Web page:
We Are Only Human - Why Social Engineering is Critical to the Hackers

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We Are Only Human - Why Social Engineering is Critical to the Hackers

In this blog post, we will delve into the subject of social engineering in the context of cyber security training. This post aims to provide an overview of the topic, engage in a meaningful discussion, highlight relevant training resources, and introduce the authors (by which I mainly mean “Security Awareness Trainers”) who bring their expertise to the table.

1. Overview of Social Engineering:

“Social engineering” has become a well-used term in the context of information security. The term social engineering refers to the psychological manipulation of people into performing actions and divulging often confidential, or at least personal information. Attackers use social engineering techniques to exploit human vulnerabilities and gain unauthorised access to systems, networks or sensitive data. To best prepare ourselves to withstand these attacks, it is important that we understand the key aspects of social engineering.

For a working definition, we are using – “a manipulation technique that exploits human vulnerabilities”. The type of attacks we see are varied but regularly include: phishing in the form of deceptive emails or messages that appear to be from a trusted source, tricking the recipient into revealing sensitive information or clicking on malicious links; pretexting or creating a false scenario (pretext) to gain the recipients’ trust, often pretending to be someone they’re not; baiting by leaving physical devices such as USB drives in places that entices us into using them, thereby compromising our systems; and impersonation, pretending to be a colleague, customer services representative or authority figure, to manipulate individuals into providing information or performing actions.

Social engineering relies on psychological tactics to exploit human behaviour. The common tactics we see are:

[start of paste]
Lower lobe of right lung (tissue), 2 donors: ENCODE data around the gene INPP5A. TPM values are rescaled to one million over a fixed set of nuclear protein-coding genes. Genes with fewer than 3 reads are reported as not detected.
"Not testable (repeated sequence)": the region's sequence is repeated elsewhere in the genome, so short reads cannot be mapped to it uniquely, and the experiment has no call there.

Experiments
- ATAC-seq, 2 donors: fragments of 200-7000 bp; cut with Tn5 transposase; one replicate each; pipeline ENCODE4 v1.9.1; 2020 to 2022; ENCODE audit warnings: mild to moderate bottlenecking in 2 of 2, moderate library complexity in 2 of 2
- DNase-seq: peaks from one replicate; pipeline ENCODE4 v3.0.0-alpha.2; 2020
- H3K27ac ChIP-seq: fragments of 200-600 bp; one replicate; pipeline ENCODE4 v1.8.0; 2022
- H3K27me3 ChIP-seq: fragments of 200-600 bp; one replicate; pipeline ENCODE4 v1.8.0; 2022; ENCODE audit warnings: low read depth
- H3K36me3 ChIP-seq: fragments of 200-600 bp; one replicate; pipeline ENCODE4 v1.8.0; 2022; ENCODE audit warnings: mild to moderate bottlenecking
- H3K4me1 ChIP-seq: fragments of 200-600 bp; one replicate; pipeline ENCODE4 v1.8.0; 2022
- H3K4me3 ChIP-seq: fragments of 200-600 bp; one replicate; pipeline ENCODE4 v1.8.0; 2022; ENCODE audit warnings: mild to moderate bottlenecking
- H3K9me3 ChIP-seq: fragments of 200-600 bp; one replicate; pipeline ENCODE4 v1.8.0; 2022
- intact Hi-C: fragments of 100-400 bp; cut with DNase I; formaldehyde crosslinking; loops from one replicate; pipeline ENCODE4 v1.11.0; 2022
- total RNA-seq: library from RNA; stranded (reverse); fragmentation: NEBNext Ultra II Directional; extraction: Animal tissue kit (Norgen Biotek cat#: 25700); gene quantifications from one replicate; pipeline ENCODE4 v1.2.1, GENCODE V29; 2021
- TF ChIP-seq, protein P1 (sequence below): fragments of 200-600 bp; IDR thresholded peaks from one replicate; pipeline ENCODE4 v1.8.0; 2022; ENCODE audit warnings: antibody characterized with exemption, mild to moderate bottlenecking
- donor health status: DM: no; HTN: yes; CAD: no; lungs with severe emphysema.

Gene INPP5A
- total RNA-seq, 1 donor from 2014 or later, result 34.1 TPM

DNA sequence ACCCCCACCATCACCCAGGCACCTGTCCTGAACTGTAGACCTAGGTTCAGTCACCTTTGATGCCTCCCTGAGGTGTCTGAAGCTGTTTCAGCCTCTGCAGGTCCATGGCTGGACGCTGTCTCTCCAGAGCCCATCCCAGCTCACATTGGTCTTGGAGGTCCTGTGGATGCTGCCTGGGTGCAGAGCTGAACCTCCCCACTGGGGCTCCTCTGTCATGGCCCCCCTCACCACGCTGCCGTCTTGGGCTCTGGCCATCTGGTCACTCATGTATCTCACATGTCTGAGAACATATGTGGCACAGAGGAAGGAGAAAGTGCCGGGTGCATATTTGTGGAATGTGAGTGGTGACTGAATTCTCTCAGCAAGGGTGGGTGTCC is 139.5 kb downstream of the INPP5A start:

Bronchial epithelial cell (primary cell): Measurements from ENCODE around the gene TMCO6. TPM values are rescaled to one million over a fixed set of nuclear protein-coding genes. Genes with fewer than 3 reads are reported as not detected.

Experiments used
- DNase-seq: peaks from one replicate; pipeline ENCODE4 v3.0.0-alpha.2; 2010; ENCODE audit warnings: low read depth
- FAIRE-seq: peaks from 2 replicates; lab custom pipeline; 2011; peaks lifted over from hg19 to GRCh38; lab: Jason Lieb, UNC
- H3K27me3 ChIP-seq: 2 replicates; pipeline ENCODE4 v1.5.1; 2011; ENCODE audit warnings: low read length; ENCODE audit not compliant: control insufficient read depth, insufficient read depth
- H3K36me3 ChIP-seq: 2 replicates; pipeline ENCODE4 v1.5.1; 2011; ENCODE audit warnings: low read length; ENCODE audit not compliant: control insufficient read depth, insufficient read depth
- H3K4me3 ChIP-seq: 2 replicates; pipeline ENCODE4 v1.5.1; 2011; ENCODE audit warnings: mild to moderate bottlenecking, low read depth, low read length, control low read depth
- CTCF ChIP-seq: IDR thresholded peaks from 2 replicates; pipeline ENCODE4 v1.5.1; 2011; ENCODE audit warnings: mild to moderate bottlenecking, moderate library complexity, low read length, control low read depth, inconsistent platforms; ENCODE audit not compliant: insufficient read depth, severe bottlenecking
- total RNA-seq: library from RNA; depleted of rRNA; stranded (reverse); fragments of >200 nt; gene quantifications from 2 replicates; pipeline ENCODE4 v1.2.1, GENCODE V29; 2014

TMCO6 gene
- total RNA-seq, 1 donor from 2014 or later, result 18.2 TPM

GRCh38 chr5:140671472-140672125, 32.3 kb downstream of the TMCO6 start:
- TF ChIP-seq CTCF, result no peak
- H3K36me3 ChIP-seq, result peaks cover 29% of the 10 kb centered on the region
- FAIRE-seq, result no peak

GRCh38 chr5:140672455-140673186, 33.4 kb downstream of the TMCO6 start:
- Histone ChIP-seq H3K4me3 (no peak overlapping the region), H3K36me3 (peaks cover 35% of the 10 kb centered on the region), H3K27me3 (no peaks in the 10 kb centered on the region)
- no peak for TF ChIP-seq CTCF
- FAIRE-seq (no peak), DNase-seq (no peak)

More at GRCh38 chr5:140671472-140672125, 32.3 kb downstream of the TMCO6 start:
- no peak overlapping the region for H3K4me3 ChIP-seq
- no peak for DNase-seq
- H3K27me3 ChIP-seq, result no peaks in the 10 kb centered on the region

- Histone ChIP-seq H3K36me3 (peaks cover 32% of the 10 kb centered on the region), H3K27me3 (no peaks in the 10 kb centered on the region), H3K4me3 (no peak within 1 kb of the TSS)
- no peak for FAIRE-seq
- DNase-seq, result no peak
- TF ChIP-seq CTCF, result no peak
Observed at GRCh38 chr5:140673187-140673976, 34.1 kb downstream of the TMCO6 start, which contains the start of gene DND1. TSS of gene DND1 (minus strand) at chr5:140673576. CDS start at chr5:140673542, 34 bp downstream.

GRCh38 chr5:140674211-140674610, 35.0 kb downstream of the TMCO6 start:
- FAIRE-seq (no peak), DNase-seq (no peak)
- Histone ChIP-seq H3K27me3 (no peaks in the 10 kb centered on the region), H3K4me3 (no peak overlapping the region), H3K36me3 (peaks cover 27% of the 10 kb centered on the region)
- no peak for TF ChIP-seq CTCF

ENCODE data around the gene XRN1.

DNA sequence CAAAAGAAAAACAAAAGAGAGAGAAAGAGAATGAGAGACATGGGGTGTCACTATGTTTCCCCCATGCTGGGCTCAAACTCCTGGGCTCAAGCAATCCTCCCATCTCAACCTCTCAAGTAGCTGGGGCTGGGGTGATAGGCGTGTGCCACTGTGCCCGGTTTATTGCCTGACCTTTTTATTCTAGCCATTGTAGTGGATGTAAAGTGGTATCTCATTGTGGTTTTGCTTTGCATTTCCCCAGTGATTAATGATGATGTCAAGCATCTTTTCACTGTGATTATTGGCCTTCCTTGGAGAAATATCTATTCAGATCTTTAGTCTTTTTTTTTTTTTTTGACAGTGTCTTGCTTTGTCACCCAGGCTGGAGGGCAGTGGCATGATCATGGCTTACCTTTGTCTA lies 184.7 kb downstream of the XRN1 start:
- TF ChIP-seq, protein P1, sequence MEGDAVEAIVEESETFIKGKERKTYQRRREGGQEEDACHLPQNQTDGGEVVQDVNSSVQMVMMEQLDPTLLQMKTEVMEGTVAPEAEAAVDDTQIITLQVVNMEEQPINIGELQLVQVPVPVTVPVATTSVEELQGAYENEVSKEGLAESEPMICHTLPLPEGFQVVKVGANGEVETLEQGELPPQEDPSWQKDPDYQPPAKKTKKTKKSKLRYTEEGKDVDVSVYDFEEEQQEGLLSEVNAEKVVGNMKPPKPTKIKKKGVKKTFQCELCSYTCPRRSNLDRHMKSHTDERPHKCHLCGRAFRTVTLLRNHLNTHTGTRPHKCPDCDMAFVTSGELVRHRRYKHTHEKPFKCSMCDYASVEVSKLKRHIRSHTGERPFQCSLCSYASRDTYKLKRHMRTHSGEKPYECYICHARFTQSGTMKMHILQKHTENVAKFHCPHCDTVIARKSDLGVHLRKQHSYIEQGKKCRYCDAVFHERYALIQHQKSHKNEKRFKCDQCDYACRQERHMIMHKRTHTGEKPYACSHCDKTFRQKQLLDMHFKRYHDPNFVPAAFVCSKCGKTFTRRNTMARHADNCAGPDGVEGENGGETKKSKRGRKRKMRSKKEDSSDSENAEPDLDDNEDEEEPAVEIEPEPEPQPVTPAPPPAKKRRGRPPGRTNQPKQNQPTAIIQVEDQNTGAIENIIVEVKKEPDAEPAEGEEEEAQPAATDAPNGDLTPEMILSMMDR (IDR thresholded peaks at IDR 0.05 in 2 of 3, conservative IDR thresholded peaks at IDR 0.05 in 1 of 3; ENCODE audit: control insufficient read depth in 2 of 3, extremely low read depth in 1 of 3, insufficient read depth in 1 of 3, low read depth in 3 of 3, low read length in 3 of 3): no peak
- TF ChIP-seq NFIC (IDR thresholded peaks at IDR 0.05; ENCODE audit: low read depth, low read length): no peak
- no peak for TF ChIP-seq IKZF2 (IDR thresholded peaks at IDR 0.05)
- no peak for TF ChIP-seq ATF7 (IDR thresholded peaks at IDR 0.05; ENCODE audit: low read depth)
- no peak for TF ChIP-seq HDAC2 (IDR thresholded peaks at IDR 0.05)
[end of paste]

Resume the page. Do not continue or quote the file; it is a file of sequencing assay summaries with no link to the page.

• Authority, exploiting our natural tendency to comply with requests from line management and authority figures;
  • Urgency, to provoke action without critical thinking; building trust;
  • Reciprocity, offering something of value in exchange for co-operation.

Of course, the consequences can be severe, including data breaches, financial loss and reputational damage. If you are reading this article, you are more than likely aware that socially engineered attacks remain the most successful attack vector, despite increased awareness, the availability (and implementation) of improved security measures, and the frequent reporting of the latest social engineering tactics across all forms of media. The main reason why it is still so successful, and such a recurring topic for cyber awareness leaders, is almost certainly because the message is not repeated frequently enough and in a manner that is easily understood and naturally acted upon. We all make mistakes, on at least a daily basis, with many things in our lives. Using the internet, which is filling more and more of our daily lives, is just another thing whose familiarity can lead to contempt. It does not help that the internet’s greatest strength - its speed – it’s also its greatest cause of weakness.

2. Discussion:

Let’s have an in-depth look at the topic. The top-lines are probably well-known to you. Nevertheless, thousands of internet users still fall foul of them so I make no apology for returning to well-trodden ground. There are crucial practices that need to be implemented and/or reinforced, to both the workforce and your nearest and dearest. Top of the list be careful what you share.

Be careful what you share

One of my favoured openings at cyber security talks is to ask my audience to introduce themselves to their neighbour by their porn-star name. You will have seen this on several social media sites 10-15 years ago and earlier: combine the name of your first pet with your mother’s maiden name. Once the initial embarrassment has past, most people join in, laughing and chuckling. Of course, they’ve all just volunteered two answers to the five key “secret questions” we are asked when we open most financial accounts, along with first car, first school and place of birth! The message is, be careful about the channel you use to share personal information and be aware of what constitutes your personal information.